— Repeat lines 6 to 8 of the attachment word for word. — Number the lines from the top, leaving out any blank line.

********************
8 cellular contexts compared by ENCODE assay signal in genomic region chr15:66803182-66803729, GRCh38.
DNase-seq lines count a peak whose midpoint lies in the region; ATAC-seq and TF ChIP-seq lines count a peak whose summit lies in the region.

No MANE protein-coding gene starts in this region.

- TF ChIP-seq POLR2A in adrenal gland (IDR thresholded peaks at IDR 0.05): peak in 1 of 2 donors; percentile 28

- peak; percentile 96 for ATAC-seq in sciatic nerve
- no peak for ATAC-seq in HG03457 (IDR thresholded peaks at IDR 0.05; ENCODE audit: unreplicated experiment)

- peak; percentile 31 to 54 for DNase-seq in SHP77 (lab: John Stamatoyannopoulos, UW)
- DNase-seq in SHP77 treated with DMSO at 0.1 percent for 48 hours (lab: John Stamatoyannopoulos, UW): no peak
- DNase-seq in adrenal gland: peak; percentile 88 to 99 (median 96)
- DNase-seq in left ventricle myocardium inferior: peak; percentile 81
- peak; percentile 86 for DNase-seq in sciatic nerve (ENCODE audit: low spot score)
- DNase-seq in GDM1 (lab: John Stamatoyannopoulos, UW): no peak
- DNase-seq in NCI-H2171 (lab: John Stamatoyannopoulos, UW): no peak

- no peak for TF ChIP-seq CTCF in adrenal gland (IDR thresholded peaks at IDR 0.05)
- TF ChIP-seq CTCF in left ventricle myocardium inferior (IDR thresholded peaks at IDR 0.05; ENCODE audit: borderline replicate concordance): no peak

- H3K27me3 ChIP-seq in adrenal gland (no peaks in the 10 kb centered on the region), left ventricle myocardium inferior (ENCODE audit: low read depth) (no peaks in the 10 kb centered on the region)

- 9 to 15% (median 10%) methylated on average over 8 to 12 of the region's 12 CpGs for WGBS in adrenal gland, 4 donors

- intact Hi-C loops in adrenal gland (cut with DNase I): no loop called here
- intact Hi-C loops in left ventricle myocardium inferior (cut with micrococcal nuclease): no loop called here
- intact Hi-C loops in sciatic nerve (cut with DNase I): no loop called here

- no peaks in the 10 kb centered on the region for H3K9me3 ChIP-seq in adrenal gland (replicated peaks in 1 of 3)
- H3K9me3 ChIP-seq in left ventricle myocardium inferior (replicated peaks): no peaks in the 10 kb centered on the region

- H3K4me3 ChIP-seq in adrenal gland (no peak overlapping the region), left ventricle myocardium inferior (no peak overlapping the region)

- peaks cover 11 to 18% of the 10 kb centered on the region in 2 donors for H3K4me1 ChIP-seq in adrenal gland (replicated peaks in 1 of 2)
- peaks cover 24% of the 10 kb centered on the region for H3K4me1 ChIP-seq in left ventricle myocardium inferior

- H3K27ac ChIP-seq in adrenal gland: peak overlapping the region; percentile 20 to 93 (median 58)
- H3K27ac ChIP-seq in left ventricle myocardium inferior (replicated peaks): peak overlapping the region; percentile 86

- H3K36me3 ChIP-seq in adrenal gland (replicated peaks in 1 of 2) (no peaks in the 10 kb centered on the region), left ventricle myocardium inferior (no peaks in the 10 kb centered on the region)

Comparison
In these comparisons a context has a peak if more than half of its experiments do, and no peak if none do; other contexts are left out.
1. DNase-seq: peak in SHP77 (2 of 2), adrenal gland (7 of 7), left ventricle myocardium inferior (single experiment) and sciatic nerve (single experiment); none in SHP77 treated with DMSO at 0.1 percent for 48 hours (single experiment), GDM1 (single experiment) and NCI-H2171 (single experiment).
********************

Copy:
- no peak for ATAC-seq in HG03457 (IDR thresholded peaks at IDR 0.05; ENCODE audit: unreplicated experiment)

- peak; percentile 31 to 54 for DNase-seq in SHP77 (lab: John Stamatoyannopoulos, UW)
- DNase-seq in SHP77 treated with DMSO at 0.1 percent for 48 hours (lab: John Stamatoyannopoulos, UW): no peak